An artist's illustration shows the NASA spacecraft OSIRIS-REx preparing for the asteroid Bennu's test. OSIRIS-REx began its final approach to Bennu on August 1
Source: NASA / Goddard / University of Arizona
A NASA Asteroid
The OSIRIS Spacecraft REx has begun final access to the large, near-Earth asteroid Bennu on Friday (August 17), NASA officials said. The milestone also marks the official launch of the OSIRIS REx mission phase "Asteroid Operations," they added.
"Today, after nearly two years of travel, I begin asteroid operations and my last overture to Bennu! #AreWeThereYet" NASA officials wrote on Friday via the mission's Twitter account @ OSIRISREx. [OSIRIS-REx: NASA’s Asteroid Sample-Return Mission in Pictures]
Today, after nearly two years of travel, I start asteroid operations and my last approach to Bennu! #AreWeThereYet
More about the upcoming phases of the mission: https://t.co/2Piswc7J1v pic.twitter.com/TkfGfHKAB5
– NASAs OSIRIS-REx (@OSIRISREx) August 17, 2018
But do not be too impatient: OSIRIS-REX is still about 2 million kilometers from Bennu and will not enter orbit around the 1,650 foot wide (500 meters) Space Rock until December 3.
The $ 800 million OSIRIS-REx mission – whose name briefly stands for Origins, Spectral Interpretation, Resource Identification, Security, Regolith Explorer – launched on September 8, 2016 from the Cape Canaveral Air Force Station in Florida.
If everything goes according to plan, the Bennu probe will be out of orbit for more than two years collecting a wealth of data. OSIRIS-REx will also search a large amount of asteroid material before leaving Bennu in March 2021. This cosmic dirt and gravel will come to Earth in September 2023 in a special return capsule.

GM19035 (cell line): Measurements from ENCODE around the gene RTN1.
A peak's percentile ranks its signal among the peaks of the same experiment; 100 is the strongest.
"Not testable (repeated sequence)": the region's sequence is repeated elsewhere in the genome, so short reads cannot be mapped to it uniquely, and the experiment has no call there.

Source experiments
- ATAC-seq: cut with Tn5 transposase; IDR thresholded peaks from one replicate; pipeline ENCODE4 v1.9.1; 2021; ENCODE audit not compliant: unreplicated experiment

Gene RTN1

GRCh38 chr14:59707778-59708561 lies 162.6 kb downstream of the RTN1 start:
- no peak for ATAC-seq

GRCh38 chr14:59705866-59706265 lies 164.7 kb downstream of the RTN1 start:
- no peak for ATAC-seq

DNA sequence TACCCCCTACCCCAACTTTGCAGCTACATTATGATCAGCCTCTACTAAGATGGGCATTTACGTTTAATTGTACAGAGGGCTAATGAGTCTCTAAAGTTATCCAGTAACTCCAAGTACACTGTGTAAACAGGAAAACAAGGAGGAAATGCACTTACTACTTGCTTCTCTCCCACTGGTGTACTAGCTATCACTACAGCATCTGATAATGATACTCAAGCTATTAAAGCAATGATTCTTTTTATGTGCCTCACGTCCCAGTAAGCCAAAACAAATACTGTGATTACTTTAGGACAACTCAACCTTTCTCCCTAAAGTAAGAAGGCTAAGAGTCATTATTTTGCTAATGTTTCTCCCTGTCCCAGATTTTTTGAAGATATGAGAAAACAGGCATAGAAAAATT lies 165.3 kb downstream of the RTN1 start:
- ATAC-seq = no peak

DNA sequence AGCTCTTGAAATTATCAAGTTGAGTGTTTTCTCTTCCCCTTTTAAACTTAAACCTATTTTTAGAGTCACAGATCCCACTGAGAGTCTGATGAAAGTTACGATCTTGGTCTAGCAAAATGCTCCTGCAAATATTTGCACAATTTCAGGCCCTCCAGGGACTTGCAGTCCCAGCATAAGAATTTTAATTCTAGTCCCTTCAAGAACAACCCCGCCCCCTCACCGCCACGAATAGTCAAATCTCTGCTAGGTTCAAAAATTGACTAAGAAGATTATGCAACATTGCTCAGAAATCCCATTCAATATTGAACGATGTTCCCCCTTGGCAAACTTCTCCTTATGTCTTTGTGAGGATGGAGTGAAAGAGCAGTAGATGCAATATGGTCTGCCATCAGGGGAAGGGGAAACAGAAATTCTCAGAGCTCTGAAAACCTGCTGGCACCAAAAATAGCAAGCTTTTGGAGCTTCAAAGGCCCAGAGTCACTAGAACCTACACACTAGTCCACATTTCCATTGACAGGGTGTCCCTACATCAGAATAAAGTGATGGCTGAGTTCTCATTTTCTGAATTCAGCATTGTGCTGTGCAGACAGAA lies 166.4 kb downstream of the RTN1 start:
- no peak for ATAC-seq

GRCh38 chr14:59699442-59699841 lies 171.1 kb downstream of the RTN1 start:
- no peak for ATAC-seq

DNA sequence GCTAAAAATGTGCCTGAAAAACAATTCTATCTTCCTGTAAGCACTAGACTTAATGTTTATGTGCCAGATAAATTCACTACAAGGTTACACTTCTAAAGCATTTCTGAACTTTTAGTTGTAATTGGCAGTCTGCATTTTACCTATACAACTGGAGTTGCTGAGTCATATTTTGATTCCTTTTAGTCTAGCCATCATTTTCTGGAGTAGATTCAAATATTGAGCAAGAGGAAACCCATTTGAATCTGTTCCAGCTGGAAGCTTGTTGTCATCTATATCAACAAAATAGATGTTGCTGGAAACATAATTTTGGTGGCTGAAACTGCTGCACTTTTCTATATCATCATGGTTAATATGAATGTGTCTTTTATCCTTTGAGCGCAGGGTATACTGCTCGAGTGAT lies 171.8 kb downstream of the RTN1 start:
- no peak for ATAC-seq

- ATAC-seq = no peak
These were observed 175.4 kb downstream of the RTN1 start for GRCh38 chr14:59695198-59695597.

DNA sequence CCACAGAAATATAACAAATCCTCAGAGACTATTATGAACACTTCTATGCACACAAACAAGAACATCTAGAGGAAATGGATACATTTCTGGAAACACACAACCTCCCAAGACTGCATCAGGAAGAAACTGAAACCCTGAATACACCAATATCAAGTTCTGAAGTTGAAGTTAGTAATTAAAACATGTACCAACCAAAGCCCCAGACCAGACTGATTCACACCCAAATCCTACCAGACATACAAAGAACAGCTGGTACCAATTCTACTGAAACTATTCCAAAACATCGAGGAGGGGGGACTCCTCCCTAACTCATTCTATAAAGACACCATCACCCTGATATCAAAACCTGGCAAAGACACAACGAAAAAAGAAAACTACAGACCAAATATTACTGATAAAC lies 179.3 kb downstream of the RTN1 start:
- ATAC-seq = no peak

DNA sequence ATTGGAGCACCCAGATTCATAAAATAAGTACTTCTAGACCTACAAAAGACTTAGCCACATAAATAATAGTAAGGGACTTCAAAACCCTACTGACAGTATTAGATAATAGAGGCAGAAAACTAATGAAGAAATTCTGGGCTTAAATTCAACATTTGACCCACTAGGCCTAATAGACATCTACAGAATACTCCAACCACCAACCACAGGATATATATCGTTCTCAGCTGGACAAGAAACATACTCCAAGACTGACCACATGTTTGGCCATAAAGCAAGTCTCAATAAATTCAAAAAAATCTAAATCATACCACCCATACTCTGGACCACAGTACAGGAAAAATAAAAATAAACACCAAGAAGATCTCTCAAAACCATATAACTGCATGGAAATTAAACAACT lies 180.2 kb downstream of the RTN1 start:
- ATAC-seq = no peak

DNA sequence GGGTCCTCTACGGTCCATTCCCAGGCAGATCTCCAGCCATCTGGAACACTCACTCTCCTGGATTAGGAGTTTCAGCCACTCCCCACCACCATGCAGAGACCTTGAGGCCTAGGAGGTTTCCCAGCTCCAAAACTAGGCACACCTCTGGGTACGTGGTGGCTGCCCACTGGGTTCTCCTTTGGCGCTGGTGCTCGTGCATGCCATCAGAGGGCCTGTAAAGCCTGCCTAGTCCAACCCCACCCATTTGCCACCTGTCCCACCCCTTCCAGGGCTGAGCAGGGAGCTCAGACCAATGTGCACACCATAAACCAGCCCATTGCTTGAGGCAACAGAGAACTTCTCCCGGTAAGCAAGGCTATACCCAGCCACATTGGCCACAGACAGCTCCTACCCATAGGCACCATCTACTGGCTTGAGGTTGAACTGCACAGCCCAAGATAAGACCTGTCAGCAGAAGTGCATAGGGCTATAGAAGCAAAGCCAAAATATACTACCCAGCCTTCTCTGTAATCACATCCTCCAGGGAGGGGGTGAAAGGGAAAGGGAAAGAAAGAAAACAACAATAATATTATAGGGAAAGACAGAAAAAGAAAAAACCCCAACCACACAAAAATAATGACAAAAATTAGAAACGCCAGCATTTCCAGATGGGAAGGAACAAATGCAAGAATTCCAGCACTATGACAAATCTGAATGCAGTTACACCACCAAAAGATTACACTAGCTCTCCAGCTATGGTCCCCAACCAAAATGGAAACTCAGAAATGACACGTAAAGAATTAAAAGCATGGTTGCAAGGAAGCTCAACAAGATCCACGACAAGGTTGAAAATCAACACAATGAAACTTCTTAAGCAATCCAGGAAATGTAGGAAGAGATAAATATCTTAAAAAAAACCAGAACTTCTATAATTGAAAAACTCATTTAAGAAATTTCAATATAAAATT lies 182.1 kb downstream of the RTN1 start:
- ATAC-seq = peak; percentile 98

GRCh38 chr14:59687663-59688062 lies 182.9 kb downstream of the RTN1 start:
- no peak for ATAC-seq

Scientists around the world will then study the sample and look for clues to the early history and evolution of the solar system. It is believed that carbon-rich asteroids like Bennu have long since released huge amounts of vital components – complex organic compounds such as amino acids – along with plenty of water to the earth. The Bennu probe could also shed light on the early history of life on our planet, mission team members said.
In addition, Bennu is a potentially dangerous asteroid that could someday align the Earth with the crosshairs. The data collected by OSIRIS-REx from orbit, as well as details about the composition and structure of the space rock from the analysis of the returned sample, could help humanity defend itself better against asteroid threats, NASA officials said.
It's exciting time to study asteroids. In June, the Japanese space probe Hayabusa2 reached an orbit around the near-Earth asteroid Ryugu. Hayabusa2 will also gather samples that are expected to come to Earth by the end of 2020.